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Tue Sep 1, 2015, 08:32 PM

Guatemala President Otto Perez Molina Stripped Of Immunity, Paving The Way For Impeachment Proceedin

Source: International Business Times

Guatemala President Otto Perez Molina Stripped Of Immunity, Paving The Way For Impeachment Proceedings

By Sarah Berger @sarahberger0408 s.berger@ibtimes.com on September 01 2015 8:07 PM EDT

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Guatemalan President Otto Perez Molina speaks at a press conference at the Culture Palace in Guatemala City March 2, 2015. Getty Images
The Guatemalan Congress voted on Tuesday to strip President Otto Perez Molina’s immunity from prosecution, the Associated Press reported. Perez Molina’s revoked immunity could trigger a criminal trial in connection to a corruption scandal, which could possibly lead to his impeachment. This is the first time a president has been stripped of immunity in a Central American country.

The vote comes only five days before presidential elections, and despite a corruption scandal, Perez Molina had previously vowed to remain in office until his term ends in January, the Financial Times reported. Molina was not stripped of his immunity during a vote Aug. 13, in which 105 votes were required for the proposal to pass in the 158-member legislature -- but that was before prosecutors accused him of defrauding the national customs service of millions of dollars, Agence France-Presse reported. A congressional investigative committee, though, recommended three days ago that lawmakers strip Perez Molina of immunity.

The second vote was carried out Tuesday by 132-0, with 26 deputies absent. Anti-corruption protesters who had been demonstrating for 19 weeks formed a human cordon to allow deputies to safely enter the chamber.

Perez Molina allegedly ran a system in which businesses paid bribes to clear their imports through customs at a small portion of the actual tax rate. The scandal was dubbed "La Linea" (The Line). Guatemalans have been protesting every week since April. Perez Molina has repeatedly denied the allegations.

Read more: http://www.ibtimes.com/guatemala-president-otto-perez-molina-stripped-immunity-paving-way-impeachment-2078491

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Reply Guatemala President Otto Perez Molina Stripped Of Immunity, Paving The Way For Impeachment Proceedin (Original post)
Judi Lynn Sep 2015 OP
Judi Lynn Sep 2015 #1
Uncle Joe Sep 2015 #2
Calista241 Sep 2015 #3
Judi Lynn Sep 2015 #7
Judi Lynn Sep 2015 #8
Judi Lynn Sep 2015 #9
riderinthestorm Sep 2015 #4
Judi Lynn Sep 2015 #5
Judi Lynn Sep 2015 #6
Recursion Sep 2015 #10
Judi Lynn Sep 2015 #11

Response to Judi Lynn (Original post)

Wed Sep 2, 2015, 05:12 AM

1. Guatemalan Congress strips president's immunity

Guatemalan Congress strips president's immunity
By Katell Abiven (AFP) 7 hours ago.

Guatemala's Congress voted to strip embattled President Otto Perez of his immunity, clearing the way for him to be prosecuted for allegedly masterminding a multi-million-dollar corruption scheme.

Hours after the resolution was passed unanimously by the 132 lawmakers present, a judge barred Perez, a conservative ex-military man, from leaving the country.

The result gives Perez the dubious distinction of becoming the first president to have his immunity revoked in the Central American country's history.

After months of unprecedented protests that have swept Guatemala, hundreds of demonstrators outside Congress erupted into jubilant cheers at the news, chanting "yes we did" as passing drivers honked their horns in celebration.


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Response to Judi Lynn (Original post)

Wed Sep 2, 2015, 07:40 AM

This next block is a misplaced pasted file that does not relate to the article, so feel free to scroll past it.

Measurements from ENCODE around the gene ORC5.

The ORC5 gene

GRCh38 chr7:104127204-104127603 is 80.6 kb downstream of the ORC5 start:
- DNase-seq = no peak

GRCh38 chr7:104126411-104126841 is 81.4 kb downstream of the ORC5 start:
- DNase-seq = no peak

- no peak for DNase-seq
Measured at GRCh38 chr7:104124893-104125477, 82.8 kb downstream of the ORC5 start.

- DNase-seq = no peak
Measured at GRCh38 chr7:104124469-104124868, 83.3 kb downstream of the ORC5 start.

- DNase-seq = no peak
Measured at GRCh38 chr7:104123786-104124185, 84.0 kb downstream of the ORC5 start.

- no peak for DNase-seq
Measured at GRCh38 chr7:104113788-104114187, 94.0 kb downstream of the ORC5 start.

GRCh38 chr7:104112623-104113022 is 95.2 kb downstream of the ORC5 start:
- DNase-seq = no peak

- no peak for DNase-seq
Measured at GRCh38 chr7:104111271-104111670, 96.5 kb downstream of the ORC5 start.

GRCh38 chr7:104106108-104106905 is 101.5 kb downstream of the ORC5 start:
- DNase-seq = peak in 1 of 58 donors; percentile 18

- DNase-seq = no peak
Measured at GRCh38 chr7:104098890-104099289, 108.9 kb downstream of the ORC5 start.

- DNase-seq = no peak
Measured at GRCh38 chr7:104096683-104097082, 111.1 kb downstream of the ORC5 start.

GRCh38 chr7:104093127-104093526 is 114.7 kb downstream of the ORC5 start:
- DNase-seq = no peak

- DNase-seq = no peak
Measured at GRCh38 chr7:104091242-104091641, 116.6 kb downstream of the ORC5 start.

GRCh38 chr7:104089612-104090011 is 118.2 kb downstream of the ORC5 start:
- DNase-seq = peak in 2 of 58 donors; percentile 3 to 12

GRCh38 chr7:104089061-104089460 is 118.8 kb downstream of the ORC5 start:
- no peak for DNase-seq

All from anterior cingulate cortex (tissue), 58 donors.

2. Kicked and recommended.

Thanks for the thread, Judi Lynn.

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Response to Judi Lynn (Original post)

Wed Sep 2, 2015, 02:59 PM

3. We must be slacking

I don't see the letters CIA anywhere in this thread yet.

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Response to Calista241 (Reply #3)

Wed Sep 2, 2015, 06:25 PM

7. How thoughtful of you to remember the C.I.A.'s involvement in Guatemala since 1954,

at least!

CIA activities in Guatemala

From Wikipedia, the free encyclopedia

Main article: CIA activities in the Americas

Several hundred records were released by the Central Intelligence Agency on May 23, 1997, on its involvement in the 1954 Guatemalan coup d'état.[1]

They reflected Truman administration feeling that the government of Arbenz, elected in 1950, would continue a process of socio-economic reforms that the CIA disdainfully refers to in its memoranda as "an intensely nationalistic program of progress colored by the touchy, anti-foreign inferiority complex of the 'Banana Republic.'"

The Guatemalan Revolution of 1944-54 had overthrown the US backed dictator Jorge Ubico, and brought a popular leftist government to power. Although most high-level US officials recognized that a hostile government in Guatemala by itself did not constitute a direct security threat to the United States, they claimed to view events there in the context of the growing Cold War struggle with the Soviet Union and feared Guatemala could reduce the influence of US corporations (such as United Fruit) in the region, and thus reduce US influence. Decree 900, passed in 1952, threatened to increase Guatemala's autonomy and create a successful example of land reform in Central America.

DCI Walter Bedell Smith believed the situation called for action. Their assessment was that without help, the Guatemalan opposition would remain inept, disorganized and efficient. The anti-communist elements—the Catholic hierarchy, landowners, business interests, the railway workers union, university students and the army were prepared to prevent socialism, but apart from the US they had little
outside support.

Other US officials, especially in the US Department of State, urged a more cautious approach. The Bureau of Inter-American Affairs, for example, did not want to present 'the spectacle of the elephant shaking with alarm before the mouse.' It wanted a policy of firm persuasion with the withholding of virtually all cooperative assistance, and the concluding of military defense assistance pacts, with El Salvador, Nicaragua and Honduras. Although the Department of State position became the official public US policy, the CIA assessment…had support within the Truman administration as well."[2]